Described by one lawyer Monday as looking "like he walked straight out of a GQ magazine," the ex-captain of a shipwrecked cruise liner faced about a dozen of the survivors he's accused of abandoning.
It was the first time Francesco Schettino, 52, had faced survivors since the luxury ship Costa Concordia ran aground in January, killing at least 32 people.
Schettino, 52, wore a black suit and tie at the preliminary hearing, which was held inside a theater in the Tuscan town of Grosseto. Accompanied by lawyers and technical consultants working on his behalf, the embattled former captain arrived 20 minutes early.
"He looked like he walked straight out of a GQ magazine," said John Arthur Eaves, an American lawyer who is representing 150 of the passengers.
Schettino faces allegations of manslaughter, causing a shipwreck, abandoning ship, failing to report an accident to the coast guard and destroying a natural habitat. The ship, carrying 3,200 passengers and 1,000 crew members, turned on its side after striking rocks off the Italian island of Giglio on January 13.
According to passengers' accounts, chaos ensued on the night of the shipwreck, as guests rushed to fill lifeboats and escape. Some crew members helped passengers and then jumped overboard, passengers said; remaining crew members seemed helpless to handle the melee.
Like all preliminary hearings in Italian courts, Monday's hearing was closed to the news media. But eventually, reports about the hearing made their way out of the theater.
One survivor approached Schettino at the hearing, saying he hoped the "truth would come out soon." The captain shook the man's hand and replied, "Yes, the truth must be ascertained," Italian media reported.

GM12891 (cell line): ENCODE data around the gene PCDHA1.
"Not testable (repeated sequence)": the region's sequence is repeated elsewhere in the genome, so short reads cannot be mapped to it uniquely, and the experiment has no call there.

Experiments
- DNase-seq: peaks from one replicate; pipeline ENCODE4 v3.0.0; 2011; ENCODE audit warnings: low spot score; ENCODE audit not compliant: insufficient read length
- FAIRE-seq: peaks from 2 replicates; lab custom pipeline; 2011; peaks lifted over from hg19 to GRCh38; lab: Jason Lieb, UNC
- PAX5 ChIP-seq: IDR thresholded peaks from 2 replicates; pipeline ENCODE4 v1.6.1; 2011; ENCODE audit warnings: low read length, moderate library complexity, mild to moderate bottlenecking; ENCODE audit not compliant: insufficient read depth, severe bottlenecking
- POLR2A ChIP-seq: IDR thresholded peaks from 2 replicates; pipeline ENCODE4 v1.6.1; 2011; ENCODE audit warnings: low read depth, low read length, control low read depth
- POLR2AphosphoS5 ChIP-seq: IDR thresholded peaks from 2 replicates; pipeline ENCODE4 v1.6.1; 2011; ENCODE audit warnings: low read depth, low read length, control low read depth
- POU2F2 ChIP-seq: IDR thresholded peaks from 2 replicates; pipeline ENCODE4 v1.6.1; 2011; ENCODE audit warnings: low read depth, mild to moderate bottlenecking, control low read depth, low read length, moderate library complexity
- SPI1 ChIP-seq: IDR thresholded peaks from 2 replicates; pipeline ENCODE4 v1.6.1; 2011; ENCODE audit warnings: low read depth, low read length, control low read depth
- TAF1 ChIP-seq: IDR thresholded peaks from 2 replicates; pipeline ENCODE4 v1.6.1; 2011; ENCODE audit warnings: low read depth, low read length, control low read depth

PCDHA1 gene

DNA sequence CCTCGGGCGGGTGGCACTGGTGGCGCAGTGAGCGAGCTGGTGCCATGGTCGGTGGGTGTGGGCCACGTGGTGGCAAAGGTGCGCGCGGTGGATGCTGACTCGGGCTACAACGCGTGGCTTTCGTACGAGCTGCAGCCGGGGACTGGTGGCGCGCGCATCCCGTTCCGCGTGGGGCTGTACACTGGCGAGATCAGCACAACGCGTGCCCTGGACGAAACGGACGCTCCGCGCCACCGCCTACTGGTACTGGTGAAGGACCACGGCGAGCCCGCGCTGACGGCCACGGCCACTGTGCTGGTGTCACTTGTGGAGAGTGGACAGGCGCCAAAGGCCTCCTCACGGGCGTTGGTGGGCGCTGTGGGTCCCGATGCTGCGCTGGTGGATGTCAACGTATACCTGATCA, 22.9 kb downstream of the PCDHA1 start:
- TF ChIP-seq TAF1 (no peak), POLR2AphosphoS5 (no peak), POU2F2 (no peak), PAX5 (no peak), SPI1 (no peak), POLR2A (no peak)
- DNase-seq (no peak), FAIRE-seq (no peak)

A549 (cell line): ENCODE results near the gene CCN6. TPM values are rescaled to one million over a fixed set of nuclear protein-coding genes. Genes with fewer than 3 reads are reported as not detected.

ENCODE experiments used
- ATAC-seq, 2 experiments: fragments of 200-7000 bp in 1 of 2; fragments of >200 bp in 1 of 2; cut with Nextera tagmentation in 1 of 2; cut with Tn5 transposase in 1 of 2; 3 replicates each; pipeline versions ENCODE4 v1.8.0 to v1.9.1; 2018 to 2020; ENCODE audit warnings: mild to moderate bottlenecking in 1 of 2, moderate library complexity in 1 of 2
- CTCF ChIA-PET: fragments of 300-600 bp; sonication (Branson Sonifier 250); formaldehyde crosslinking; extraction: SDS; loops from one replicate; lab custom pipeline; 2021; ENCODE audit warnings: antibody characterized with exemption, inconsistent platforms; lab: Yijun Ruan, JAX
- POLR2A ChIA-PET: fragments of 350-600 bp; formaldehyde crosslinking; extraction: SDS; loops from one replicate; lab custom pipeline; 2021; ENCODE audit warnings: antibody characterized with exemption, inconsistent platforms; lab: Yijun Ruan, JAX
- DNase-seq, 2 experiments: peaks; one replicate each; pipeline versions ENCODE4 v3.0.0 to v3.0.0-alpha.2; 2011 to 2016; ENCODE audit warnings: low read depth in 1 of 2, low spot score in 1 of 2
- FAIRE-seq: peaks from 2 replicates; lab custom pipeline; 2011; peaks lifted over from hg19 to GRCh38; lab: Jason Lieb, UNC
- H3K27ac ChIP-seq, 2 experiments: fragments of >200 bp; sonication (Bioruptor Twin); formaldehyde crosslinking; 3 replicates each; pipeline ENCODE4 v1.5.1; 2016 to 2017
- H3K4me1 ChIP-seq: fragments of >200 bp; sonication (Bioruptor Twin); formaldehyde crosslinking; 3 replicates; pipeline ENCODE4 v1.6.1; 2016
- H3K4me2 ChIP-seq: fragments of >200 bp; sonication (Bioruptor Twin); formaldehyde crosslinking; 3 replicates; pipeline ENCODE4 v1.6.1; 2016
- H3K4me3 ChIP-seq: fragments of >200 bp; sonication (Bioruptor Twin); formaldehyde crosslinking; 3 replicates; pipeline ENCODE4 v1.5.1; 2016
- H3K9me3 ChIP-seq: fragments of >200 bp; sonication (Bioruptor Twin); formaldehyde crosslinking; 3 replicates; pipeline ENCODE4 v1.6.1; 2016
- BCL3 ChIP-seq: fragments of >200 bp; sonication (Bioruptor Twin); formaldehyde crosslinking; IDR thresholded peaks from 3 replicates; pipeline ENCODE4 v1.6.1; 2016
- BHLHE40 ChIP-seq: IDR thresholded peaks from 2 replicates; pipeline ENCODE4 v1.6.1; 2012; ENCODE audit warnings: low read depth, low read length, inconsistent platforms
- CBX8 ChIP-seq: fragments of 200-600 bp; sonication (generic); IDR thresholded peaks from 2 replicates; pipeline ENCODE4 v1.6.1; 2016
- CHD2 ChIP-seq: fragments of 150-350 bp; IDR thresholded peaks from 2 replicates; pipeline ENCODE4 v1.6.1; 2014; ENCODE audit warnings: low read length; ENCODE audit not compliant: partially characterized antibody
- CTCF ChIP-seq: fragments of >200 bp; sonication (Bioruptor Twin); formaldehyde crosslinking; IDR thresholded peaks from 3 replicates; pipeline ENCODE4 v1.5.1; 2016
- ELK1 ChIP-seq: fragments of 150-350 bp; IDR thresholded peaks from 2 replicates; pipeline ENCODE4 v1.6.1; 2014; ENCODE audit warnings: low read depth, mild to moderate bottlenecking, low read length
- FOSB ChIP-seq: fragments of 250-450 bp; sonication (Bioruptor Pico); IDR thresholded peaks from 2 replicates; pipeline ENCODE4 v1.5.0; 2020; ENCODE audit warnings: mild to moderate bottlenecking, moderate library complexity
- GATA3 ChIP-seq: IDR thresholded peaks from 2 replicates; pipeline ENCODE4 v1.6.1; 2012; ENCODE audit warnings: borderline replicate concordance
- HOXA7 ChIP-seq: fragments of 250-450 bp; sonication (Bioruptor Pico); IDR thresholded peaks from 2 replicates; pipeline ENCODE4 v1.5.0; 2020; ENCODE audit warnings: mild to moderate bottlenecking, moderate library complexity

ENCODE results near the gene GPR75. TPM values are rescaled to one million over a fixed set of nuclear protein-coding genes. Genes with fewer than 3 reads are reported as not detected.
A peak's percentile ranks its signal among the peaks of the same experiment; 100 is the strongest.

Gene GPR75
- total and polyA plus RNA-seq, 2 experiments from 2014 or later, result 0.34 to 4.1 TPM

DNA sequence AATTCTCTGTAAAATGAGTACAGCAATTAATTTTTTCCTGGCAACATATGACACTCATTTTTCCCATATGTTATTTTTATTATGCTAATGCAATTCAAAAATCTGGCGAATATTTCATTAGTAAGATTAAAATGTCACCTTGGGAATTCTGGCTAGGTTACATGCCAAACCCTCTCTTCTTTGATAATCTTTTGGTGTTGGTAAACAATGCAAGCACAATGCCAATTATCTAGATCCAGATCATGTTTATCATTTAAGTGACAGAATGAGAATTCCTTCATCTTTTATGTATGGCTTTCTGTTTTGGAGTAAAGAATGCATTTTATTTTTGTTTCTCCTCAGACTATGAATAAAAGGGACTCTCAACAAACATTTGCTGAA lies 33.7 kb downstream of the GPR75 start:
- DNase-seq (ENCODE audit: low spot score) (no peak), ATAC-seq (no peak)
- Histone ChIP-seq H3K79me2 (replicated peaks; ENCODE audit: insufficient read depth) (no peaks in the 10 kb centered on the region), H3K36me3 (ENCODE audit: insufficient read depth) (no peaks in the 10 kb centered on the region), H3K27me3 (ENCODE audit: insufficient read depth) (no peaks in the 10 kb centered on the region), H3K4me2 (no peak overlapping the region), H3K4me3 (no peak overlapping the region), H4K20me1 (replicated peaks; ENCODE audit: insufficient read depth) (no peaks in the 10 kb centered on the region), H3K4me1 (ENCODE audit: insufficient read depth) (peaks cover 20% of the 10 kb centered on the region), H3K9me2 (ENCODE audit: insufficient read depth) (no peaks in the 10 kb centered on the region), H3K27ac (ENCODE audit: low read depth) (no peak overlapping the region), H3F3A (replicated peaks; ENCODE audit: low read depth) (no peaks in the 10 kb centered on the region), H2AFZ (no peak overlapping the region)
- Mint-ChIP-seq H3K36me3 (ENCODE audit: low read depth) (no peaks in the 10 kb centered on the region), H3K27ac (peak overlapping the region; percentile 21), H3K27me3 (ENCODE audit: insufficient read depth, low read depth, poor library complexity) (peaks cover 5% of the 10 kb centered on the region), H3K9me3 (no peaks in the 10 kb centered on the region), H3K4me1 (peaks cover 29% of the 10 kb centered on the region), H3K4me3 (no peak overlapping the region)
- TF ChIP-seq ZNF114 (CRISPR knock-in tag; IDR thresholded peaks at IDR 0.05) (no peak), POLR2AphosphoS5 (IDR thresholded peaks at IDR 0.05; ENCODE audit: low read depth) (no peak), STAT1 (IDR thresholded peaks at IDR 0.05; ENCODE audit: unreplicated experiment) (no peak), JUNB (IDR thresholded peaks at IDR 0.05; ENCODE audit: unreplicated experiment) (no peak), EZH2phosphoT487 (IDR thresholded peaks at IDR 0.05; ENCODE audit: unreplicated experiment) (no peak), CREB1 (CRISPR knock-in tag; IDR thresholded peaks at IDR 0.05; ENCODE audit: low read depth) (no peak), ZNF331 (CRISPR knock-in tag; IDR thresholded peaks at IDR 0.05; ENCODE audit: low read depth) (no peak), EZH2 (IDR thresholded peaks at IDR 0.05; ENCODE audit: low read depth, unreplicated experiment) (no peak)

During the hearing, Schettino was seated on the theater stage with eight other defendants under investigation in the case, including his second in command, Ciro Ambrosio, officer Salvatore Ursino and Roberto Ferrarini, the head of the Costa Cruises fleet.
Also in attendance were about 12 former passengers, some of whom contributed to the theatrical theme outside the hall, known as Teatro Moderno. Passengers turned the area around the theater into a stage for impromptu news conferences for an international group of about 150 journalists.
Several German passengers said German newspapers had flown them to Grosseto.
Dozens of police patrolled the area. Schettino's lawyer, Paolo Bastianini, told CNN his client had received death threats.
The case centers on several questions, including why it allegedly took Schettino more than an hour to issue an order to abandon ship and why he allegedly left the vessel before all passengers had abandoned it.
Retired Capt. Fredrik J. van Wijnen, a friend of Schettino's and a representative of the Confederation of European Shipmasters' Associations, told reporters that Schettino felt terrible for the loss of life.
Though the captain made a mistake by coming too close to Giglio, his maneuvers after the accident saved thousands of lives, van Wijnen told CNN.
Schettino, who was released from house arrest in July, was fired last week by the Costa Crociere parent company, Italy's official ANSA news agency reported.
He has said that he was wrongfully fired and that his actions prevented additional deaths.
During the hearing, which is expected to last up to 10 days, a judge is expected to determine what evidence is admissible for an eventual trial, including the on-board ship data recorder.
An attorney for Schettino raised objections about an expert and asked that the inquiry be extended while he was brought in from Jakarta, but the request was denied.
Efforts to secure the wreckage are expected to be completed within 10 days, ANSA reported.